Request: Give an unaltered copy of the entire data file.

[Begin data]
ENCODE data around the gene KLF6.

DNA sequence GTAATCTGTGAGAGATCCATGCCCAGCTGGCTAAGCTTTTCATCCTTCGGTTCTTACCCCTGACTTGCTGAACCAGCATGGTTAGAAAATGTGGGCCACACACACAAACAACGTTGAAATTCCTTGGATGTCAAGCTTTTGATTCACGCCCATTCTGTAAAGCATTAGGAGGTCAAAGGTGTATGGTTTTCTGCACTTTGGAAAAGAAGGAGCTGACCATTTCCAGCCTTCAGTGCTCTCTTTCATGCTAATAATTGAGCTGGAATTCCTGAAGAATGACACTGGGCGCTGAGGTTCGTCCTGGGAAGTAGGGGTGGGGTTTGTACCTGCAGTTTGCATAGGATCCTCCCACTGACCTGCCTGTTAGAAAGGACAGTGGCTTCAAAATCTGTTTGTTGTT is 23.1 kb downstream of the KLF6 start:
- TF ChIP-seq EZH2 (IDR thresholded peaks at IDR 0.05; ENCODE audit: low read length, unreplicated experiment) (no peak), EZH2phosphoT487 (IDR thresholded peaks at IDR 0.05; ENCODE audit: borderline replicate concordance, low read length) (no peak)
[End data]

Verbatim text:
ENCODE data around the gene KLF6.

DNA sequence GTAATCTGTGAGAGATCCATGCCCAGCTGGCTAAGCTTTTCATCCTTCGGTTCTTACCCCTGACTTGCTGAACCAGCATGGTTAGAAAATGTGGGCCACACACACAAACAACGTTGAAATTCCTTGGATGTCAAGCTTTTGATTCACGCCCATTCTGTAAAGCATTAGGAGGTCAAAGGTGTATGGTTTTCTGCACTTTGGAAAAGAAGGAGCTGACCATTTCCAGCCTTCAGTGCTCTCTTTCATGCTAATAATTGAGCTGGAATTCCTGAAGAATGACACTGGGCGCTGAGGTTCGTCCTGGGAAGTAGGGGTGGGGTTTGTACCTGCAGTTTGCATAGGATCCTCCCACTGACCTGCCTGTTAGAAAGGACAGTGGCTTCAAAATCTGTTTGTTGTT is 23.1 kb downstream of the KLF6 start:
- TF ChIP-seq EZH2 (IDR thresholded peaks at IDR 0.05; ENCODE audit: low read length, unreplicated experiment) (no peak), EZH2phosphoT487 (IDR thresholded peaks at IDR 0.05; ENCODE audit: borderline replicate concordance, low read length) (no peak)